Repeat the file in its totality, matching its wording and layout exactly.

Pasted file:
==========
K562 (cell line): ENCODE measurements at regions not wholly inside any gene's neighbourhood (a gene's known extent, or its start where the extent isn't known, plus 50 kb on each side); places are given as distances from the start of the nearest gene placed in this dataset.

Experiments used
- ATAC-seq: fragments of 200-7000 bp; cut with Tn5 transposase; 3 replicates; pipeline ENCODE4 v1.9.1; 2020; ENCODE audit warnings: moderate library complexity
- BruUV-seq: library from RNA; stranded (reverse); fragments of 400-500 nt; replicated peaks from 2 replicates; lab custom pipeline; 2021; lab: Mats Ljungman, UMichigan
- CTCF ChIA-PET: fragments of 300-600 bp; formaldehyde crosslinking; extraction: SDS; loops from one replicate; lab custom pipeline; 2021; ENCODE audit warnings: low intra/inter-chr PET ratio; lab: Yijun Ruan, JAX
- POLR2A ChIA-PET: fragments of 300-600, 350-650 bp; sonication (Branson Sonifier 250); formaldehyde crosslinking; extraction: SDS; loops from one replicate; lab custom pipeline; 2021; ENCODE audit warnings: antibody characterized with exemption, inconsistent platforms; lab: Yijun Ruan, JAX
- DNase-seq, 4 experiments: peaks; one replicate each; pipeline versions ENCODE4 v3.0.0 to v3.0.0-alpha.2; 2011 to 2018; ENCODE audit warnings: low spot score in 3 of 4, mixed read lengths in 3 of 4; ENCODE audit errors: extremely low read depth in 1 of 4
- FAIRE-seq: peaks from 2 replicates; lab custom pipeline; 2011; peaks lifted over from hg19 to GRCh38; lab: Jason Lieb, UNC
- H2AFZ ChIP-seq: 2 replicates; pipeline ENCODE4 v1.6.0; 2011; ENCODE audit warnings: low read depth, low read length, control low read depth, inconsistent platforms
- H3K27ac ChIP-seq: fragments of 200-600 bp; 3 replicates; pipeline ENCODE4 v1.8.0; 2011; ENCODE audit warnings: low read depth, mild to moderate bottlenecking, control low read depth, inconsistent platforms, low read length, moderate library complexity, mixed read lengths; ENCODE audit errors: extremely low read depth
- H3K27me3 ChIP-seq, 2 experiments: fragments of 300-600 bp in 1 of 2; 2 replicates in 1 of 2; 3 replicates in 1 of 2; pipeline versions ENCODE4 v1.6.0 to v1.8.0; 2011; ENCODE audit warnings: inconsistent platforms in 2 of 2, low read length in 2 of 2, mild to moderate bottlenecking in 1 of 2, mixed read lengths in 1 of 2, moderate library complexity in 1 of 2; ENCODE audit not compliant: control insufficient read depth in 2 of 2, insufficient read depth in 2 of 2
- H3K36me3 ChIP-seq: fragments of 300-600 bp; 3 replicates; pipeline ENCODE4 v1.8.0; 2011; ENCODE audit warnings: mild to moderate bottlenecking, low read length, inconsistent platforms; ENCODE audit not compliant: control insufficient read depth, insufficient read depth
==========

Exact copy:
K562 (cell line): ENCODE measurements at regions not wholly inside any gene's neighbourhood (a gene's known extent, or its start where the extent isn't known, plus 50 kb on each side); places are given as distances from the start of the nearest gene placed in this dataset.

Experiments used
- ATAC-seq: fragments of 200-7000 bp; cut with Tn5 transposase; 3 replicates; pipeline ENCODE4 v1.9.1; 2020; ENCODE audit warnings: moderate library complexity
- BruUV-seq: library from RNA; stranded (reverse); fragments of 400-500 nt; replicated peaks from 2 replicates; lab custom pipeline; 2021; lab: Mats Ljungman, UMichigan
- CTCF ChIA-PET: fragments of 300-600 bp; formaldehyde crosslinking; extraction: SDS; loops from one replicate; lab custom pipeline; 2021; ENCODE audit warnings: low intra/inter-chr PET ratio; lab: Yijun Ruan, JAX
- POLR2A ChIA-PET: fragments of 300-600, 350-650 bp; sonication (Branson Sonifier 250); formaldehyde crosslinking; extraction: SDS; loops from one replicate; lab custom pipeline; 2021; ENCODE audit warnings: antibody characterized with exemption, inconsistent platforms; lab: Yijun Ruan, JAX
- DNase-seq, 4 experiments: peaks; one replicate each; pipeline versions ENCODE4 v3.0.0 to v3.0.0-alpha.2; 2011 to 2018; ENCODE audit warnings: low spot score in 3 of 4, mixed read lengths in 3 of 4; ENCODE audit errors: extremely low read depth in 1 of 4
- FAIRE-seq: peaks from 2 replicates; lab custom pipeline; 2011; peaks lifted over from hg19 to GRCh38; lab: Jason Lieb, UNC
- H2AFZ ChIP-seq: 2 replicates; pipeline ENCODE4 v1.6.0; 2011; ENCODE audit warnings: low read depth, low read length, control low read depth, inconsistent platforms
- H3K27ac ChIP-seq: fragments of 200-600 bp; 3 replicates; pipeline ENCODE4 v1.8.0; 2011; ENCODE audit warnings: low read depth, mild to moderate bottlenecking, control low read depth, inconsistent platforms, low read length, moderate library complexity, mixed read lengths; ENCODE audit errors: extremely low read depth
- H3K27me3 ChIP-seq, 2 experiments: fragments of 300-600 bp in 1 of 2; 2 replicates in 1 of 2; 3 replicates in 1 of 2; pipeline versions ENCODE4 v1.6.0 to v1.8.0; 2011; ENCODE audit warnings: inconsistent platforms in 2 of 2, low read length in 2 of 2, mild to moderate bottlenecking in 1 of 2, mixed read lengths in 1 of 2, moderate library complexity in 1 of 2; ENCODE audit not compliant: control insufficient read depth in 2 of 2, insufficient read depth in 2 of 2
- H3K36me3 ChIP-seq: fragments of 300-600 bp; 3 replicates; pipeline ENCODE4 v1.8.0; 2011; ENCODE audit warnings: mild to moderate bottlenecking, low read length, inconsistent platforms; ENCODE audit not compliant: control insufficient read depth, insufficient read depth